size you require, up to 20' ($$$) but most distributers don't stock any much
over the usual 4 x 8' sheets. If you wrap the corners you will need to put
together a strip heater to heat and bend the acrylic, the same supply house
should have these in stock. There is a technique for bending acrylic that you
will need to master first (you wouldnt want to destroy $200 worth of acrylic)
once the bend is made, there is no going back, as the heated area has been
distorted, and will always be visable. You need to mark each edge where the
bend will be and line this up on the strip heater. The acrylic should be about
1/4" above the heater, dont let it touch or it will melt the surface and "mark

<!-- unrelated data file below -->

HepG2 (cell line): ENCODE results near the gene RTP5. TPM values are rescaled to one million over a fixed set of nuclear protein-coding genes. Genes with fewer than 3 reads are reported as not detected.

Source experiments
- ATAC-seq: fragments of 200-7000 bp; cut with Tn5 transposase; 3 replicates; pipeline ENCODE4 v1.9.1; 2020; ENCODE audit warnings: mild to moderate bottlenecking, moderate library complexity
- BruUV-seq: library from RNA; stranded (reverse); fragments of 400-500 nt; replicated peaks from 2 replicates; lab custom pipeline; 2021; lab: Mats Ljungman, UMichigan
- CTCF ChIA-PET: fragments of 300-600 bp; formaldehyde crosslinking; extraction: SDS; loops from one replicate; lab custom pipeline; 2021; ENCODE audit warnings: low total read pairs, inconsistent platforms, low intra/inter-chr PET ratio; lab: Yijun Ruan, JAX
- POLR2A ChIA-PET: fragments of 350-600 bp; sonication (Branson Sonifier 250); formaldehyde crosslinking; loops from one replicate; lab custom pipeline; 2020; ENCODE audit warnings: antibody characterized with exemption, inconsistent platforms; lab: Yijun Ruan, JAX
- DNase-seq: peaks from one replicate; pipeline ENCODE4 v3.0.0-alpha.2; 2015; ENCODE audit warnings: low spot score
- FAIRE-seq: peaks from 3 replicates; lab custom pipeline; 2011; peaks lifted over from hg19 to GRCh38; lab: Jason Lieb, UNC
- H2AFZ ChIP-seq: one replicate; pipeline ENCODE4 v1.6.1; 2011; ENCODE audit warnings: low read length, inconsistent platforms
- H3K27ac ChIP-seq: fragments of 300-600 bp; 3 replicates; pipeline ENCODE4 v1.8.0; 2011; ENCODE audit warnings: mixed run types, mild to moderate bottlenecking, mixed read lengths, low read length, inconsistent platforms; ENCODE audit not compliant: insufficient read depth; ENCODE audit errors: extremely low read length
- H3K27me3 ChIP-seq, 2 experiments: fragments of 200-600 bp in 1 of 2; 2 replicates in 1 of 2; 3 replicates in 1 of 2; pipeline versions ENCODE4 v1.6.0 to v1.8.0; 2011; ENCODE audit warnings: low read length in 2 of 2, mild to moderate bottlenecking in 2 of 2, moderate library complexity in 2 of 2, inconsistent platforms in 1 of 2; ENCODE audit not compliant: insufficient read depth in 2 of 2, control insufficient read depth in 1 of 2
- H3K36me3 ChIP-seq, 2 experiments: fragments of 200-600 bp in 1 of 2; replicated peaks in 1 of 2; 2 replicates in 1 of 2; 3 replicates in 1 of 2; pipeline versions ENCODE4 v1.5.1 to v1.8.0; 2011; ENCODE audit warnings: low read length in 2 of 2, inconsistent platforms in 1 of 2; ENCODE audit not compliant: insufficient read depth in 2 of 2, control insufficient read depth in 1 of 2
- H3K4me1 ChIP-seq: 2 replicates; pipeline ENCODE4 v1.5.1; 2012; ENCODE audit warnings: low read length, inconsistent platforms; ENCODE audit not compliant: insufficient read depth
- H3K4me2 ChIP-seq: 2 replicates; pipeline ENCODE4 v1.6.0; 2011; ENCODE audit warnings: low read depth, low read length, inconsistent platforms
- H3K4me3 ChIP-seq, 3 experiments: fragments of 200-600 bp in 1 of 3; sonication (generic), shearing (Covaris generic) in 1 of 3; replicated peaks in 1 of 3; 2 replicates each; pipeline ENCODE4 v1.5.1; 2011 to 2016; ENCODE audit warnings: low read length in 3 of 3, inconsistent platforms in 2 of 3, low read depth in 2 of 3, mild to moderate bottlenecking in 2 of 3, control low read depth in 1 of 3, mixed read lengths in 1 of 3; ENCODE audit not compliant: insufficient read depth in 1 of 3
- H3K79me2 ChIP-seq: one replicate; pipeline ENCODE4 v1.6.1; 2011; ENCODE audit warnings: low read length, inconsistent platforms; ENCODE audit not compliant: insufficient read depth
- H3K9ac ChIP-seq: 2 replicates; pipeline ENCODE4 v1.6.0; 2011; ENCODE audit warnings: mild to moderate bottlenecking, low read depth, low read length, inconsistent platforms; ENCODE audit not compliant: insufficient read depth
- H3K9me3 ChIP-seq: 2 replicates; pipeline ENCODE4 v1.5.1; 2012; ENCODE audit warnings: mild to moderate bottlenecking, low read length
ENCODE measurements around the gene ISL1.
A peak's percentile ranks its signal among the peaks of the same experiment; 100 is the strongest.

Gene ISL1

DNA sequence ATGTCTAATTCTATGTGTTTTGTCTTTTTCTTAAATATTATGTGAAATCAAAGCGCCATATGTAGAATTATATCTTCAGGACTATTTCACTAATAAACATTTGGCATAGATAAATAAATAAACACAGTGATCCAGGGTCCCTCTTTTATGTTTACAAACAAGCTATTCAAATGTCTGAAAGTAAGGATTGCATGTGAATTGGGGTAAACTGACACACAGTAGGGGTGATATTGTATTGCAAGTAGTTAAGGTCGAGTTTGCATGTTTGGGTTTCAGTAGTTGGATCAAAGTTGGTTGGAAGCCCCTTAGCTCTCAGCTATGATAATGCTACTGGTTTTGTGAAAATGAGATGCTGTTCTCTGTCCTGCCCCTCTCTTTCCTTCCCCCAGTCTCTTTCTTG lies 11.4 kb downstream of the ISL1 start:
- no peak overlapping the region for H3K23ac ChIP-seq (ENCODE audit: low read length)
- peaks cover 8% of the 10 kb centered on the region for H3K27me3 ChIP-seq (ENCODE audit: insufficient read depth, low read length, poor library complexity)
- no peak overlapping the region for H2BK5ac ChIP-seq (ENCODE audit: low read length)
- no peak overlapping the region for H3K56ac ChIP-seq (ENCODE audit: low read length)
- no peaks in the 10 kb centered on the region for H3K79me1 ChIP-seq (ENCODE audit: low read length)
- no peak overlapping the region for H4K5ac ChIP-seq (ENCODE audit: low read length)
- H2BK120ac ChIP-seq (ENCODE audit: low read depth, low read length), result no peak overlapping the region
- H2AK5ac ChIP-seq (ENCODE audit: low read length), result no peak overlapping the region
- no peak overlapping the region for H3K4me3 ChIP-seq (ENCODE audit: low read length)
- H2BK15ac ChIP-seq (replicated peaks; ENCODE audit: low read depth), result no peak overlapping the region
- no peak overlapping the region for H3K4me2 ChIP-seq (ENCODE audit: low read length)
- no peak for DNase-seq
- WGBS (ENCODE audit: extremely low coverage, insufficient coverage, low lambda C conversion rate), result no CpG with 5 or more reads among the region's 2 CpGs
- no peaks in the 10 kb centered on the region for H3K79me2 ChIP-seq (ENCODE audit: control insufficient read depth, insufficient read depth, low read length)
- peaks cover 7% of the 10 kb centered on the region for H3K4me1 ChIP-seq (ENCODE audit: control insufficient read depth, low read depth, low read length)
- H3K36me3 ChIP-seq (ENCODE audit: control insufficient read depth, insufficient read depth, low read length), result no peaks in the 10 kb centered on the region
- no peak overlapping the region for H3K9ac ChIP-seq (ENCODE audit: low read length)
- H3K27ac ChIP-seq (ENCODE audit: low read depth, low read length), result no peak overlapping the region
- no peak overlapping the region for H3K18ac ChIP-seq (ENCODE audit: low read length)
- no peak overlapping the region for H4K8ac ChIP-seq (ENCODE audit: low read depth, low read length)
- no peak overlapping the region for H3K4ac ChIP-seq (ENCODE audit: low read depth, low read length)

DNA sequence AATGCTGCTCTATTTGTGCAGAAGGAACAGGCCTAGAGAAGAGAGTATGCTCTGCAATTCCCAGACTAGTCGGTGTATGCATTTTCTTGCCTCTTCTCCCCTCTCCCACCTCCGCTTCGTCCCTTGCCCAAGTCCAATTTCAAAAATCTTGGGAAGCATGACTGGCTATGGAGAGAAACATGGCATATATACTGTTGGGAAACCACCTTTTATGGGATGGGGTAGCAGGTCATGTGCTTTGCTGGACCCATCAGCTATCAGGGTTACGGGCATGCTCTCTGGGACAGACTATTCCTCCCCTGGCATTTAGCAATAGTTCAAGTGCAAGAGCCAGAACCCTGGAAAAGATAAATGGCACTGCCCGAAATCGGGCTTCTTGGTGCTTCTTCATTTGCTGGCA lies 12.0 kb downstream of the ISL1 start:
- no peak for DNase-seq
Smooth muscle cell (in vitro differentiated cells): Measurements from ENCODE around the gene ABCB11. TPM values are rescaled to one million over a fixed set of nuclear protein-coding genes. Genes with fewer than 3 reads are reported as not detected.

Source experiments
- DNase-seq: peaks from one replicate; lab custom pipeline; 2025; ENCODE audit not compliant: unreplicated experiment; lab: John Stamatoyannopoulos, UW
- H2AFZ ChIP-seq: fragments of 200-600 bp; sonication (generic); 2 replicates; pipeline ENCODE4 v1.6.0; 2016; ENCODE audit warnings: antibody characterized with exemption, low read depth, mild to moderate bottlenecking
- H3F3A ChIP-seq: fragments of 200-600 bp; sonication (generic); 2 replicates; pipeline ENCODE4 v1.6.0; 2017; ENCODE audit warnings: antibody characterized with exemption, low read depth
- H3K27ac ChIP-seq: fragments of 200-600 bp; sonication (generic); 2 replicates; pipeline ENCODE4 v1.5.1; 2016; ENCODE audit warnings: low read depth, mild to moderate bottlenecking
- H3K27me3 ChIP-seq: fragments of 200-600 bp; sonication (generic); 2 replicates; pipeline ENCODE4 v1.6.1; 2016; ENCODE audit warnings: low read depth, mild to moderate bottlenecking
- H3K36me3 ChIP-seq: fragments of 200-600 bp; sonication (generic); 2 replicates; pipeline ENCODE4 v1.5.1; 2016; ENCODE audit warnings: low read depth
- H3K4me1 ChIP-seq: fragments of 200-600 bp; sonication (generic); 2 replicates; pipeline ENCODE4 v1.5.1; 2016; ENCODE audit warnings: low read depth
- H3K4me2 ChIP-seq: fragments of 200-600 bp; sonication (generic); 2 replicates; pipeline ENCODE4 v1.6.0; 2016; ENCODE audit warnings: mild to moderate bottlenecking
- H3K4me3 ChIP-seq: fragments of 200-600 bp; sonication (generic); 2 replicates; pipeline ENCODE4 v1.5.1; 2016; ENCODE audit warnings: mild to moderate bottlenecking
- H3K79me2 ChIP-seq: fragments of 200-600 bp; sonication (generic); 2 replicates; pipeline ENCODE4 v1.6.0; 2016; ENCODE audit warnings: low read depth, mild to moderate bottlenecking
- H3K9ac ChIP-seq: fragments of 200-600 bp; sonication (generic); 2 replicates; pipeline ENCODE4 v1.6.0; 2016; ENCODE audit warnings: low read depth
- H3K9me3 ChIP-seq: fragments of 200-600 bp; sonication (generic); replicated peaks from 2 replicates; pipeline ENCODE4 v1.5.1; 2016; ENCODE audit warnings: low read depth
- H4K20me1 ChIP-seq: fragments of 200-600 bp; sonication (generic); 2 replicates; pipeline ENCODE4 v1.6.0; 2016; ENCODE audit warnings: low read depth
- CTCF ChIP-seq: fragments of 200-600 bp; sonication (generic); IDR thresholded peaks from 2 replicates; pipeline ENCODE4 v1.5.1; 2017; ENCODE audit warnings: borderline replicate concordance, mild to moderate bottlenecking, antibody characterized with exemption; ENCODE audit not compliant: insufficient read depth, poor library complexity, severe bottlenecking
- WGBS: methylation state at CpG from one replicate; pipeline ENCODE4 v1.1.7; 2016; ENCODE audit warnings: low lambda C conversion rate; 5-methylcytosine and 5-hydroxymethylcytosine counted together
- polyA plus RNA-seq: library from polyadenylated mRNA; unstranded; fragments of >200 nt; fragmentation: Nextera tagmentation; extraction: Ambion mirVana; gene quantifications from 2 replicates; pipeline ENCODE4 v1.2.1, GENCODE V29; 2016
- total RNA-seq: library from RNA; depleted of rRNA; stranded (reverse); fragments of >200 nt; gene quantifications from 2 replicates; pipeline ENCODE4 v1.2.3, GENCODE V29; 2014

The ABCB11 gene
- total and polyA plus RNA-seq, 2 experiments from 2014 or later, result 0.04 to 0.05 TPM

off" on the acrylic (very ugly). I run a 4' length of 2x4 through a dado on the
table saw to make trough that the heater sits in. Space the other end of the
acrylic sheet with another 2x4 to make it level. Let the first side heat for
about five minutes and flip the panel over. This is *important*, you must flip
the panel over and heat the opposing side to get a clean bend, and you must not
leave any one side on the heater too long. If you do bubbles will form in the
heated area as the acrylic out gasses as it breaks down.(very ugly again) After
10 minutes or so, you will feel the short end of your panel getting "loose",
support it with one hand, and wiggle it to judge how the heating is
progressing. Keep wiggling and bending further and further until you feel that
it will make a 90 degree bend with no effort or "fighting back". At this time
pull the sheet from the heater and make the 90 degree bend. I built a 90 degree
fixture that I could hold the panel against while it cools, it takes about five
minutes before it sets. Tip: make sure that the bend that will become the
outside of you aquarium is the last to see the heater, the outside bend has